Mobile WiFi - The Very Basics

Mobile device usage has really taken off over the last several years with the explosion of smartphones and tablets. Something that can be confusing for newcomers to the party is the difference between using WiFi and using a data plan for Internet access on your mobile device. Internet access allows you to use email, view YouTube videos, and many phone and tablets apps also require Internet access to work effectively. 

Dumb phone and Smart phone
Smartphones almost always need a data plan - this is apart from the voice part of the phone plan. If you use an older so-called "dumb phone", you may only need a voice plan (or may voice+text), because all you are really doing in making and receiving phone calls (wow, what a concept - using a phone to make phone calls). Smartphones need a data plan as well, which allows them to use the same cellular networks around the country to also provide them with Internet access - this is the "3G" and "4G" and "LTE" you see in the commercials.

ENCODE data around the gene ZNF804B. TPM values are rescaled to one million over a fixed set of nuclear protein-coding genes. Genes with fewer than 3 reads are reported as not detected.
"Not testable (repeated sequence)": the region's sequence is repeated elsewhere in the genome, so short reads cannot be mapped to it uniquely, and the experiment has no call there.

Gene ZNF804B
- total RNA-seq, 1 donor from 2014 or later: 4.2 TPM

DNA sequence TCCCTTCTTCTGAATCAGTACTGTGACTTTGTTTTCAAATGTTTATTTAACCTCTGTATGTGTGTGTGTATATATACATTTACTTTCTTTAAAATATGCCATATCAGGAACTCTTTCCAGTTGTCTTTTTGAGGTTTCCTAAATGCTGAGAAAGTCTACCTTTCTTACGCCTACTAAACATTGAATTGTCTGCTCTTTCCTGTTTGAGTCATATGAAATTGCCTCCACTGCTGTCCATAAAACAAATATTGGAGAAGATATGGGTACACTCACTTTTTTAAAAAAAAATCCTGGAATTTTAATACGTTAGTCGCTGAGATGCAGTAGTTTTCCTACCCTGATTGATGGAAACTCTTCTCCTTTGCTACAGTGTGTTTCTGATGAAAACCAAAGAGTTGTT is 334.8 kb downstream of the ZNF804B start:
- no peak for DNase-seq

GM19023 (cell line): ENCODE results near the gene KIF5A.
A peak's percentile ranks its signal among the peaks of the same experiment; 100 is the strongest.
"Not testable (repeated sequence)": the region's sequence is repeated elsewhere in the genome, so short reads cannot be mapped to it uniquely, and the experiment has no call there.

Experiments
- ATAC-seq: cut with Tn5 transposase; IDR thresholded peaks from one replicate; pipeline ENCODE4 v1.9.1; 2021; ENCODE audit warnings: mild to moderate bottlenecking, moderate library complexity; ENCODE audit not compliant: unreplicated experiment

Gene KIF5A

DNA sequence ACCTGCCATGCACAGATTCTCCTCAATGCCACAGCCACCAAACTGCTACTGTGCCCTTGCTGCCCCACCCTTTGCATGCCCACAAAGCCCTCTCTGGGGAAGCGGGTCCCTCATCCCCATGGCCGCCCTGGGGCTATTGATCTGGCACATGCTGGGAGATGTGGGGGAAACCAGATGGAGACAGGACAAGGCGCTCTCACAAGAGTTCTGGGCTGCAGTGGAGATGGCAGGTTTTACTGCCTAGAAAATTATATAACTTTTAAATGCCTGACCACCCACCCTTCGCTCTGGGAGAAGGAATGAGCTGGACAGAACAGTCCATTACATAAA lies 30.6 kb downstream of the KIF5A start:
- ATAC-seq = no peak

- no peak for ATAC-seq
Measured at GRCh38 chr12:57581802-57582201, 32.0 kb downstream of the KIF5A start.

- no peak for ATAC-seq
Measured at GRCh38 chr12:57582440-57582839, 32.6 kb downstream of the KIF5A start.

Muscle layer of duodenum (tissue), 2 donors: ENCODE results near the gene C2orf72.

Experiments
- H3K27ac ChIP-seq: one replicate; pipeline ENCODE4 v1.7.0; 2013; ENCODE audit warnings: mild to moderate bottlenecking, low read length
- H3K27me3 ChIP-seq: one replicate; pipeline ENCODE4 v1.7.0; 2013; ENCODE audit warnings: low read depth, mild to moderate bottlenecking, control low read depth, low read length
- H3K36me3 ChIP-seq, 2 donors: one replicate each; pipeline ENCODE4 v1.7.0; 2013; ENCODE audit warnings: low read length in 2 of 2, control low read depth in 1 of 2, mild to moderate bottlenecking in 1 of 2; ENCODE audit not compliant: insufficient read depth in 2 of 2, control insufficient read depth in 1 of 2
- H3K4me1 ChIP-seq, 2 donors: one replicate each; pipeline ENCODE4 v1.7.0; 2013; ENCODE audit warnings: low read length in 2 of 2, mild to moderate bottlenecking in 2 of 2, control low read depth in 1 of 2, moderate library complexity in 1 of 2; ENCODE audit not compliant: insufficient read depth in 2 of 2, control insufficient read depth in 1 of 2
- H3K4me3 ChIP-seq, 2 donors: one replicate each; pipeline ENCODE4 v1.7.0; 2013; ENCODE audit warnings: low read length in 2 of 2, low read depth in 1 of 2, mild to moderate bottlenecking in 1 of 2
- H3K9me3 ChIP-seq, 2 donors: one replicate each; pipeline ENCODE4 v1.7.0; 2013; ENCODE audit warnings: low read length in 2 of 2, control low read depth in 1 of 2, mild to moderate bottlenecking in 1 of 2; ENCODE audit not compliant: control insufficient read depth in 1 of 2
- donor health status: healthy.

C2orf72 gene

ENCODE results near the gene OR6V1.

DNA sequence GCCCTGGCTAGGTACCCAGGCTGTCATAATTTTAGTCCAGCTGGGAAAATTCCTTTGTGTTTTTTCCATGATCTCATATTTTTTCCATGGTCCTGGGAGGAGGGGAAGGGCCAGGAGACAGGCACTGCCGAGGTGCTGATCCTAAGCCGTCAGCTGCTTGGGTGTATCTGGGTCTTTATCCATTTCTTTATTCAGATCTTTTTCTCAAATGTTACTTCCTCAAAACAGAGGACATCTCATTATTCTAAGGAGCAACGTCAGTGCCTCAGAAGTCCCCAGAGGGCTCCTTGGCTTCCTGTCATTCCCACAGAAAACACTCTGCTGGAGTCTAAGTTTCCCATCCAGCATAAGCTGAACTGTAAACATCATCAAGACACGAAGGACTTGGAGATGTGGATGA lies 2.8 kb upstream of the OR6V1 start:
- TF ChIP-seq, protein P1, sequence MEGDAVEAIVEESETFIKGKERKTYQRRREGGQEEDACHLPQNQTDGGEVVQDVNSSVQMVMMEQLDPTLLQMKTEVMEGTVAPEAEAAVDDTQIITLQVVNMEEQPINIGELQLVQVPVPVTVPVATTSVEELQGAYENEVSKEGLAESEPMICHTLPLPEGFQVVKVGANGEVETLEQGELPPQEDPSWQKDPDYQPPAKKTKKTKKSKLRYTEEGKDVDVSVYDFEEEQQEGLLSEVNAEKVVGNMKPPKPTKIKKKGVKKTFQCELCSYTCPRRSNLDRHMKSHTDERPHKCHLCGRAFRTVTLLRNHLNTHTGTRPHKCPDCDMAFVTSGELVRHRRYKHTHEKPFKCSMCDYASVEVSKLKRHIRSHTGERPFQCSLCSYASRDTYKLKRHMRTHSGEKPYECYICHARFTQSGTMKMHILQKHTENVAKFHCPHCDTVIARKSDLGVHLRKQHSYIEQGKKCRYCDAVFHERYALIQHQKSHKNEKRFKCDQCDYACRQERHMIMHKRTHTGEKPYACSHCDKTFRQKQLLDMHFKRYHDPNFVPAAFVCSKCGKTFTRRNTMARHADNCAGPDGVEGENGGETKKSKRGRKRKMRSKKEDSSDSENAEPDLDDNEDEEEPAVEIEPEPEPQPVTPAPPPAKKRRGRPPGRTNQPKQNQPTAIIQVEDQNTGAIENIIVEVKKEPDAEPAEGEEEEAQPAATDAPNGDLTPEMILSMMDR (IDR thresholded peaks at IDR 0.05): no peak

Smartphones are also able to use WiFi networks for Internet connectivity too. This is handy if you find yourself in a poor signal area, but can find a public WiFi network to connect to. These are often available in fast food restaurants, malls, libraries, etc. WiFi connections have a limited range, so you can't use them as you are traveling along, unlike your data connection. But if you are going to be in the mall for a couple of hours, you can connect to it's WiFi network and use that during your stay.

Tablets, on the other hand, can usually be purchased with or without the ability to use a data plan connection (they may be advertised as WiFi only, or WiFi plus Data). The WiFi only models are usually less expensive - the idea is that you may just want to use the tablet around your home, and so can use your own WiFi connection. In that case, you really would not need a data plan, and so can save on that monthly expense, which can be non-trivial.

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